- Can I cope adequately if I don’t even come close to meeting this resolution? How will it impact my sense of self-worth if I don’t achieve it? If you’re like me and have set the resolution to lose a certain amount of pounds each year and feel utterly disappointed when you don’t meet that goal this question is for you. I consistently have never met this resolution and it has immediately led me to thoughts of “I’m never going to lose weight,” “I’m so lazy,” or “I never follow through on things.” Because this became my yearly habit that sent me into a cycle of self-loathing and poor body image I’ve given up on new years resolutions that deal with weight altogether. This year my resolution is to start making healthier decisions more often than unhealthy decisions. I’m not going to focus on a strict eating or exercise plan but rather start asking myself at the end of each day- did I make more healthy decisions today? If not that’s okay, I try again tomorrow. The important thing is I’m thinking of it each day and agreeing to consider my physical health more often. This is the way I’m hoping to move towards better physical health while keeping this goal at a distance from my self-worth. Alter your resolution in a way that won’t set that self-defeating cycle in motion for you.
- Is this resolution realistic, achievable, and able to be altered and adapted frequently without becoming disappointed and easily frustrated? It’s no secret that society puts a lot of pressure on us to achieve a lot rather quickly. We’re always looking for the quickest way to achieve something and even when we do achieve it we’re barely don’t popping the bottle of champagne before setting our sights higher. Think of how quickly people asked you when you were going to have another child after having your first. Sometimes I wonder how more simplistic our lives would be if you society gave up the need for instance gratification and “never enough” thinking. So this is where sometimes our resolutions can become too concrete. If you can’t alter your resolution to become more achievable its time to re-think your expectations. For example, “I won’t yell at my kids anymore” is not only unrealistic for some parents that struggle with this but also pretty unachievable if its become a habit. Making it more realistic such as “I’ll become more aware of how I’m communicating with my children by keeping a daily diary” is not only achievable but more realistic as a first step to decreasing yelling. Also if you set yourself for never yelling at your kids how will you feel if you yell at them one day? “I failed. I’m an awful mother. My kids deserve better than me.” We begin to resent ourselves with this thinking, we feel irritable, then our kids are demanding or not listening, and we yell because we’re irritable and feeling defeated. It becomes a vicious cycle. We have to use real honesty with ourselves about what we are capable of accomplishing and be willing to alter our goals as we go along so that we can feel capable of accomplishing them.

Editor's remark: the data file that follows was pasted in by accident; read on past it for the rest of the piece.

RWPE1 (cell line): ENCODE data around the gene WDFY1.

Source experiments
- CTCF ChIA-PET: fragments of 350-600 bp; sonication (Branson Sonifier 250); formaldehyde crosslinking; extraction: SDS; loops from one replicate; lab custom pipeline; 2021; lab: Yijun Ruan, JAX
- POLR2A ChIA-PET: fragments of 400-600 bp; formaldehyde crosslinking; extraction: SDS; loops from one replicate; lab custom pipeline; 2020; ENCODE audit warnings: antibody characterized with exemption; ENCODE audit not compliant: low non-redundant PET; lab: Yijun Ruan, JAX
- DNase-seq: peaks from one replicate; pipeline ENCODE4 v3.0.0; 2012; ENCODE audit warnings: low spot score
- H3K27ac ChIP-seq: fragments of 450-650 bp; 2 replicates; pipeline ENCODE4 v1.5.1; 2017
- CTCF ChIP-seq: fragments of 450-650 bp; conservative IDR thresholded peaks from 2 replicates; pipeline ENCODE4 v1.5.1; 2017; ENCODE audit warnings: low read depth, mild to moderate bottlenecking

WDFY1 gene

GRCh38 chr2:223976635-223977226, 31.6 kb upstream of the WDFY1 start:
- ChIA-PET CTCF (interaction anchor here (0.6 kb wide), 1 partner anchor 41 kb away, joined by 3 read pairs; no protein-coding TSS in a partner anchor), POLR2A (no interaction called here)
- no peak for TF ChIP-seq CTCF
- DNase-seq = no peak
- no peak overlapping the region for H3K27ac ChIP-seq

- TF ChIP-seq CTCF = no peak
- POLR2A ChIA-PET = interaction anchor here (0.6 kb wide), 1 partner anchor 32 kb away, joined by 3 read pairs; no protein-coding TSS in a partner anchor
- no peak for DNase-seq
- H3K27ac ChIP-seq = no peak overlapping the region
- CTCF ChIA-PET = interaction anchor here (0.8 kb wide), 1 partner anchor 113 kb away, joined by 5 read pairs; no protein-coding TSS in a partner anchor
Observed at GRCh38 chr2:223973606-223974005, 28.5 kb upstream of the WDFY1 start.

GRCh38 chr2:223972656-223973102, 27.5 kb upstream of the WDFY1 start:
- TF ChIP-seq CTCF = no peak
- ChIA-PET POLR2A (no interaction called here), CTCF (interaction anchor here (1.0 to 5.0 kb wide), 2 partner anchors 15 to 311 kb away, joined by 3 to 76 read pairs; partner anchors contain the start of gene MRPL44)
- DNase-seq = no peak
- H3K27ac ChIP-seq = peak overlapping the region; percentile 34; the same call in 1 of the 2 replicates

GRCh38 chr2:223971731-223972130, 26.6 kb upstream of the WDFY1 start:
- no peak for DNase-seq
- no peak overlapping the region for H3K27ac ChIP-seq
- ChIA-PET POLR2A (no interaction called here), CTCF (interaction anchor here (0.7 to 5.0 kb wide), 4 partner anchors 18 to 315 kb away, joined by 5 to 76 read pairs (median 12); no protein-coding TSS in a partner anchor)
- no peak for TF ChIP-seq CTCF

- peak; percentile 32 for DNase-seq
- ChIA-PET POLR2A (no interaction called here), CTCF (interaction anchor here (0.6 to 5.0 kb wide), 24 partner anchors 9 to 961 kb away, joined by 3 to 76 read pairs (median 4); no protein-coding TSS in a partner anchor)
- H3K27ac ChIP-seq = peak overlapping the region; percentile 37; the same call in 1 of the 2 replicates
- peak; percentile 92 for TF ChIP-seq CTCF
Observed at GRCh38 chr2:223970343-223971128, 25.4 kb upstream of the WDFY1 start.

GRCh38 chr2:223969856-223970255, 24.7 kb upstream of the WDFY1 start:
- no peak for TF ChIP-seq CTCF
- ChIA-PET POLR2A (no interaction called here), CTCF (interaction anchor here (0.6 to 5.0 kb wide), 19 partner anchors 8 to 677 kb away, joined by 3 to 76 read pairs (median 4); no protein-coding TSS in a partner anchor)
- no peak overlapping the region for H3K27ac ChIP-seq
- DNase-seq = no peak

The reason re-thinking expectations is a form of self-care is because it gives us the ability to give ourselves room to breathe when it comes to our goals. Whether it’s a unexpected injury, struggles with mental health, or just realizing we set our sights a little too high we need to give ourselves the grace and space to change our expectations of ourselves and our lives. When we alter our expectations first we’re able to prevent the cycle of shame and negative thinking that accompanies failure. We’re able to recognize that although we may not have achieved what we initially intended we are worthy of re-evaluating based on what we can handle, what there is space for in our lives, and all the while realizing that none of it has anything to do with our worth as a person.